Disney's on a Roll as ‘Jungle Book’ Opens at $103.6 Million

  • Debut was third-biggest so far this year, ComScore says
  • `Barbershop' new release is distant second at $20.2 million

“The Jungle Book,” a live-action retelling of the Walt Disney Co. animation classic, topped the box office on its debut weekend, setting up the studio for what some analysts say could be one of its best years ever at theaters.

The movie, based on the classic children’s book by Rudyard Kipling, brought in an estimated $103.6 million in U.S. and Canadian theaters, ComScore Inc. said in an e-mailed statement. That was the second-best April opening ever, behind only “Furious 7” last year, and easily beat two other new releases, the comedy “Barbershop: The Next Cut” and the action movie “Criminal,” which placed second and sixth, respectively.

Disney enters 2016 with all five of its film units -- including Lucasfilm, Marvel and Pixar -- firing on all cylinders. That’s led some analysts to predict the company will release a record number of $1 billion movies in a single year. Along with the success of “Zootopia” and this weekend’s “Jungle Book,” Disney soon will release the Marvel movie “Captain America: Civil War,” which already has wowed critics three weeks before its U.S. release.
 

“Disney probably has four $1 billion movies this year,” Jeff Bock, analyst at Exhibitor Relations Co., said in an interview. Universal Pictures currently holds the record, with three in 2015. “All you can do is mimic them. Unlike Universal Pictures, Disney isn’t going to have a down year for maybe a decade.”

“Jungle Book” had been forecast to generate $81 million in its debut weekend, though analysts at Boxoffice.com raised their prediction to more than $100 million before the weekend. Bock said the movie could gross $1 billion worldwide. Ticket sales are split roughly 50-50 with theater owners.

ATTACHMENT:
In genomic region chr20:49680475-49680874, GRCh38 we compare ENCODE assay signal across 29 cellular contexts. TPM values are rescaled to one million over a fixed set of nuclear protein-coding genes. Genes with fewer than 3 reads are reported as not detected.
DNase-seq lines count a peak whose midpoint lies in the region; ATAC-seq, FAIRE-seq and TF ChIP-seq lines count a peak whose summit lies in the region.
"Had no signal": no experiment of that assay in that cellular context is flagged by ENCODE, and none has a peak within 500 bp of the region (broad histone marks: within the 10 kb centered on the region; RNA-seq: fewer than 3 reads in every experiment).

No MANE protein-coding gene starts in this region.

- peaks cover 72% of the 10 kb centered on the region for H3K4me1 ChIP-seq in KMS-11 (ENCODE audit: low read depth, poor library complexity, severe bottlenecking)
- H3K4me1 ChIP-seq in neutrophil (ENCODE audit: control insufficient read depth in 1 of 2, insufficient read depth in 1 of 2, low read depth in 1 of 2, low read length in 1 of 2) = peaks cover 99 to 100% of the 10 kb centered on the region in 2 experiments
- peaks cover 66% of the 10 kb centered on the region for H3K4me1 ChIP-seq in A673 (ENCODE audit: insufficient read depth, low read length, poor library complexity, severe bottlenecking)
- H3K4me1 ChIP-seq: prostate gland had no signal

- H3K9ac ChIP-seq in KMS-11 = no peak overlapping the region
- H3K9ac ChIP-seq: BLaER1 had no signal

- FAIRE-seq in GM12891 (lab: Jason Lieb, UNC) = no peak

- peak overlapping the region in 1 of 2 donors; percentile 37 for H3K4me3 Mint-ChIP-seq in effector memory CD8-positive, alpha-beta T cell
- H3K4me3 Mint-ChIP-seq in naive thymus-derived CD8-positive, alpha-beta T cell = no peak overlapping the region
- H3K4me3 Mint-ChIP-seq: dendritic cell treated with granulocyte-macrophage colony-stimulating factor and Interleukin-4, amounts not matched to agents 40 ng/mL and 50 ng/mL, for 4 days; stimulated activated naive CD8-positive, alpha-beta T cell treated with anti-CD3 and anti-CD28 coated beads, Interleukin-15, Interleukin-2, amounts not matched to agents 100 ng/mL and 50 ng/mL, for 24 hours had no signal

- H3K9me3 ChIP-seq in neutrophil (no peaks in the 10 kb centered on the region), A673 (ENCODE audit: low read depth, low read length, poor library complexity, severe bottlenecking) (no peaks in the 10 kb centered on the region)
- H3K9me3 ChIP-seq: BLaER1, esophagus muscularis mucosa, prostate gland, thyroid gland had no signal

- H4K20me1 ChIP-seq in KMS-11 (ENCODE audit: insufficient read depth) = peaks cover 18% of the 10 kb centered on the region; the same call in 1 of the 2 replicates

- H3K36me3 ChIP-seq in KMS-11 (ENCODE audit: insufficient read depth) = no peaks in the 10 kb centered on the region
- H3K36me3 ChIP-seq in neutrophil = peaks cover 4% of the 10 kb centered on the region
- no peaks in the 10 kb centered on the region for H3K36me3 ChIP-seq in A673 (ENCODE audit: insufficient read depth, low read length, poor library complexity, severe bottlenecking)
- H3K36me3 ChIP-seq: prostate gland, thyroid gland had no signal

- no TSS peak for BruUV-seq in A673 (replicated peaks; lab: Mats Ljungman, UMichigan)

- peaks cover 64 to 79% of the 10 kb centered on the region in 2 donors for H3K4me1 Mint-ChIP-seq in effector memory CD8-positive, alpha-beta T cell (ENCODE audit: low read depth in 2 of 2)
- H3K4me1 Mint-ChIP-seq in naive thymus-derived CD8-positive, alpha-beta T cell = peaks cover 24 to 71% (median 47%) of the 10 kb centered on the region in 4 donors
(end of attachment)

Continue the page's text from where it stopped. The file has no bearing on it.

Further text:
The film’s domestic opening was the third-largest this year, behind “Batman v Superman” and “Deadpool,” ComScore said. Its worldwide total this weekend was $239.7 million, the research firm said. Without adjusting for ticket-price inflation, “The Jungle Book” claimed the 32nd-biggest opening weekend of all time, according to BoxOffice.com.

Creature Characters

Directed by Jon Favreau, best known for his acting roles, “Jungle Book” tells the story of man-cub Mowgli, voiced by Neel Sethi, who flees the jungle after a threat from tiger Shere Khan (Idris Elba). Heavy with special effects to create the lifelike creatures, Mowgli, like in the original, is guided by Bagheera the panther (Ben Kingsley) and the bear Baloo (Bill Murray.)

Critics raved about the remake, with 94 percent positive reviews, according to review aggregator Rottentomatoes.com. “Favreau’s Jungle Book fills us with something rare in movies today -- a sense of wonder,” Peter Travers wrote in Rolling Stone.